Clinical assessment of violence from inpatient records

A comparison of individual and aggregate decision making across risk strategies

Matthew T. Huss, Robert A. Zeiss

Research output: Contribution to journalArticle

7 Citations (Scopus)

Abstract

Although clinical decisions of future risk are often criticized for being less accurate than actuarial predictions, clinical realities dictate their continued use. The current study assessed mental health professionals’ ability to make clinical decisions in an analog context while relying on the data from a previous in-vivo study (Zeiss, Tanke, Fenn, & Yesavage, 1996) in which future violence had been successfully predicted. Results of this study indicate that across multiple violence risk prediction strategies, individual clinicians consistently demonstrated poor ability to predict violence but are much improved when aggregated as “group” decision makers. In addition, clinicians showed consistent ability to assess the severity of future violence accurately.

Original languageEnglish (US)
Pages (from-to)139-147
Number of pages9
JournalInternational Journal of Forensic Mental Health
Volume3
Issue number2
DOIs
StatePublished - 2004

Fingerprint

Violence
Aptitude
Inpatients
Decision Making
Mental Health

All Science Journal Classification (ASJC) codes

  • Pathology and Forensic Medicine
  • Phychiatric Mental Health
  • Psychiatry and Mental health

Cite this

@article{7c607b23db0f4f7fb97734b124422101,
title = "Clinical assessment of violence from inpatient records: A comparison of individual and aggregate decision making across risk strategies",
abstract = "Although clinical decisions of future risk are often criticized for being less accurate than actuarial predictions, clinical realities dictate their continued use. The current study assessed mental health professionals’ ability to make clinical decisions in an analog context while relying on the data from a previous in-vivo study (Zeiss, Tanke, Fenn, & Yesavage, 1996) in which future violence had been successfully predicted. Results of this study indicate that across multiple violence risk prediction strategies, individual clinicians consistently demonstrated poor ability to predict violence but are much improved when aggregated as “group” decision makers. In addition, clinicians showed consistent ability to assess the severity of future violence accurately.",
author = "Huss, {Matthew T.} and Zeiss, {Robert A.}",
year = "2004",
doi = "10.1080/14999013.2004.10471203",
language = "English (US)",
volume = "3",
pages = "139--147",
journal = "International Journal of Forensic Mental Health",
issn = "1499-9013",
publisher = "Taylor and Francis Ltd.",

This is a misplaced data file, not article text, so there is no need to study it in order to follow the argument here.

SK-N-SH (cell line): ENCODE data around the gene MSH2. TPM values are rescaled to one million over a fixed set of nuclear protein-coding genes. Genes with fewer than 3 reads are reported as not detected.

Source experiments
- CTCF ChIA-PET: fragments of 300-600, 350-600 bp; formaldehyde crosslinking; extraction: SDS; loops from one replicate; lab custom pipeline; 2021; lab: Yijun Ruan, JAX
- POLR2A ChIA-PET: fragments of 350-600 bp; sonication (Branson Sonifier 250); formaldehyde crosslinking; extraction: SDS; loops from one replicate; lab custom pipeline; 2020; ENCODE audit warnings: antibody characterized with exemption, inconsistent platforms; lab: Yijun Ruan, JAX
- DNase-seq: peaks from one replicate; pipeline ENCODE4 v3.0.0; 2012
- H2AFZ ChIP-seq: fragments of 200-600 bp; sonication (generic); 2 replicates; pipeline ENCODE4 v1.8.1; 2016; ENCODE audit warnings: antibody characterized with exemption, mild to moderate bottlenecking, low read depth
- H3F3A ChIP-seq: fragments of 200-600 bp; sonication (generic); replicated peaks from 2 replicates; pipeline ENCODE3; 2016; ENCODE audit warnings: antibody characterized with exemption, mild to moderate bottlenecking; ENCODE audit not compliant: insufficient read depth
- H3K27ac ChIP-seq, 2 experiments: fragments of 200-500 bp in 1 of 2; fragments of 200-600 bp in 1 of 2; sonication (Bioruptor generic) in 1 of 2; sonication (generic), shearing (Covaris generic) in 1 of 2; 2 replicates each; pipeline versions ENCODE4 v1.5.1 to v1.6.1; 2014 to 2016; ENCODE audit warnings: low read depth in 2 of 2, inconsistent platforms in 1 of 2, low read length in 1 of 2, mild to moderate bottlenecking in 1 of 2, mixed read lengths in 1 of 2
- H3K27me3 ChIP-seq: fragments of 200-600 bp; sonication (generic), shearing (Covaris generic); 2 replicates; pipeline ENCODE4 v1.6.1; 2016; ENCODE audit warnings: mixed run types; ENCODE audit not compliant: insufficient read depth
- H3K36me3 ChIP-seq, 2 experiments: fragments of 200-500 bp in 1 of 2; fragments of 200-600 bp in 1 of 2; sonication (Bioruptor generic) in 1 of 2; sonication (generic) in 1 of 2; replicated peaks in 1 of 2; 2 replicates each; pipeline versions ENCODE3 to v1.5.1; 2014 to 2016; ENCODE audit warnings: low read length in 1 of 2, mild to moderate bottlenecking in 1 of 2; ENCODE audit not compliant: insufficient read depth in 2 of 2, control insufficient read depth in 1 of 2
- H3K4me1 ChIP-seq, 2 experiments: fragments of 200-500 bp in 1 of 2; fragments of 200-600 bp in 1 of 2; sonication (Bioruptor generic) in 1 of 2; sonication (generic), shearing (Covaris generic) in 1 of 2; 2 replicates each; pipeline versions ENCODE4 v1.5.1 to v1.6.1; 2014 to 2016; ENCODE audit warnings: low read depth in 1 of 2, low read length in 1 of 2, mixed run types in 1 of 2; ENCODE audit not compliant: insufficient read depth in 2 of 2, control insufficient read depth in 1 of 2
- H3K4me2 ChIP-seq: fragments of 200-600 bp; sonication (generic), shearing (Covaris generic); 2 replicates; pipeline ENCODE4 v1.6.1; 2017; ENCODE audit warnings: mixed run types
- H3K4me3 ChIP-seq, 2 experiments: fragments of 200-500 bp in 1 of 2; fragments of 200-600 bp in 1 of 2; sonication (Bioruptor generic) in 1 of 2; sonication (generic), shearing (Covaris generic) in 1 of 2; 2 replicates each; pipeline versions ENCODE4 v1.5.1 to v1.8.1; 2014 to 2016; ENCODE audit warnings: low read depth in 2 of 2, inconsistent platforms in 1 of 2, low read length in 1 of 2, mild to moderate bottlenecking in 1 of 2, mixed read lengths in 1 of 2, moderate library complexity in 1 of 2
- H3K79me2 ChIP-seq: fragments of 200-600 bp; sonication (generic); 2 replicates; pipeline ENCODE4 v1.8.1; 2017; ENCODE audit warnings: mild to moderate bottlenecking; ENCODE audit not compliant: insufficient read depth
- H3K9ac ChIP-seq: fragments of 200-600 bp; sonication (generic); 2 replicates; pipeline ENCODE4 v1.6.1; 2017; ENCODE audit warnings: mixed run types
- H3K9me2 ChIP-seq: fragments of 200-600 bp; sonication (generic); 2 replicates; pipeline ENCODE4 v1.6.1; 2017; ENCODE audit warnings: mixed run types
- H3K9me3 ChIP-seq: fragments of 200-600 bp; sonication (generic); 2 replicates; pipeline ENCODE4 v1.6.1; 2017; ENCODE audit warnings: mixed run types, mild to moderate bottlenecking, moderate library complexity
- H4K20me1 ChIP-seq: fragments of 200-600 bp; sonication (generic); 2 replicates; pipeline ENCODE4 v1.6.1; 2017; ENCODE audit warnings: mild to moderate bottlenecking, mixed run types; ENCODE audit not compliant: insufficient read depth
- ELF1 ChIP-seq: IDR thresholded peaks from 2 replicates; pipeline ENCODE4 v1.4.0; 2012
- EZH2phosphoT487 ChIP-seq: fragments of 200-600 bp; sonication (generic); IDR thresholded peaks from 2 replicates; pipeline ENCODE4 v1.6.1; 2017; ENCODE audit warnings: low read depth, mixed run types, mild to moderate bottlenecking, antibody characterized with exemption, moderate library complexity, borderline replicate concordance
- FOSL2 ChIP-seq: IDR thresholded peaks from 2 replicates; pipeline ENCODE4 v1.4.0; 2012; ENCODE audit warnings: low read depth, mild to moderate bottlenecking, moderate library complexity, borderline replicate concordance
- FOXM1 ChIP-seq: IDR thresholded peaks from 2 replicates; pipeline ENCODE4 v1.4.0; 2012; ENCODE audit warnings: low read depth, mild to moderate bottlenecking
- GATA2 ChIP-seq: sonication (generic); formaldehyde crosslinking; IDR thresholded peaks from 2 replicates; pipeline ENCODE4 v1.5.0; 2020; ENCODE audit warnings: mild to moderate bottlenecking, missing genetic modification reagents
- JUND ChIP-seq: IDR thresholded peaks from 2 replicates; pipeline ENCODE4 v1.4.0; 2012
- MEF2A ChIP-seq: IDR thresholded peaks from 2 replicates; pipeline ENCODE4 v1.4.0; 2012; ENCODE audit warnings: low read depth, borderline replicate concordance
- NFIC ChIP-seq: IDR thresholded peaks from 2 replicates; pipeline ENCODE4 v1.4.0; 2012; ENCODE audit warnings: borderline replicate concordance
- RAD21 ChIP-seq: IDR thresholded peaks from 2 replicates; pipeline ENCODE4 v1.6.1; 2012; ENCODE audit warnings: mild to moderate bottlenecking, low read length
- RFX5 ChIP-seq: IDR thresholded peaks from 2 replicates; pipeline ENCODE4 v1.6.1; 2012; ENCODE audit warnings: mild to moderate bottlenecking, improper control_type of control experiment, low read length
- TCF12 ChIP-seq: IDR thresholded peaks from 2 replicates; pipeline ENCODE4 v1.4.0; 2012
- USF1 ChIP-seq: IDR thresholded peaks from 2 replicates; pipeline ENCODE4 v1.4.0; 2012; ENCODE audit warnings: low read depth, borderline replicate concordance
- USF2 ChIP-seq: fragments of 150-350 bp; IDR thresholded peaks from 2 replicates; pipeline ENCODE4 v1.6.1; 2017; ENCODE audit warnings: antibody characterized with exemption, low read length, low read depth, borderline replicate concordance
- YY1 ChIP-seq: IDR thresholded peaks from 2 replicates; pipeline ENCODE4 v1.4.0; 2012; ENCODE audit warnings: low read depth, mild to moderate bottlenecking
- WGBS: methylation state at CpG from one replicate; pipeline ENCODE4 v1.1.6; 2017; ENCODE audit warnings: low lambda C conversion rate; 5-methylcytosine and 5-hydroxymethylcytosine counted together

number = "2",

}

TY - JOUR

T1 - Clinical assessment of violence from inpatient records

T2 - A comparison of individual and aggregate decision making across risk strategies

AU - Huss, Matthew T.

AU - Zeiss, Robert A.

PY - 2004

Y1 - 2004

N2 - Although clinical decisions of future risk are often criticized for being less accurate than actuarial predictions, clinical realities dictate their continued use. The current study assessed mental health professionals’ ability to make clinical decisions in an analog context while relying on the data from a previous in-vivo study (Zeiss, Tanke, Fenn, & Yesavage, 1996) in which future violence had been successfully predicted. Results of this study indicate that across multiple violence risk prediction strategies, individual clinicians consistently demonstrated poor ability to predict violence but are much improved when aggregated as “group” decision makers. In addition, clinicians showed consistent ability to assess the severity of future violence accurately.

AB - Although clinical decisions of future risk are often criticized for being less accurate than actuarial predictions, clinical realities dictate their continued use. The current study assessed mental health professionals’ ability to make clinical decisions in an analog context while relying on the data from a previous in-vivo study (Zeiss, Tanke, Fenn, & Yesavage, 1996) in which future violence had been successfully predicted. Results of this study indicate that across multiple violence risk prediction strategies, individual clinicians consistently demonstrated poor ability to predict violence but are much improved when aggregated as “group” decision makers. In addition, clinicians showed consistent ability to assess the severity of future violence accurately.

UR - http://www.scopus.com/inward/record.url?scp=84858868704&partnerID=8YFLogxK

UR - http://www.scopus.com/inward/citedby.url?scp=84858868704&partnerID=8YFLogxK

U2 - 10.1080/14999013.2004.10471203

DO - 10.1080/14999013.2004.10471203

M3 - Article

VL - 3

SP - 139

EP - 147

JO - International Journal of Forensic Mental Health

JF - International Journal of Forensic Mental Health

SN - 1499-9013

IS - 2

ER -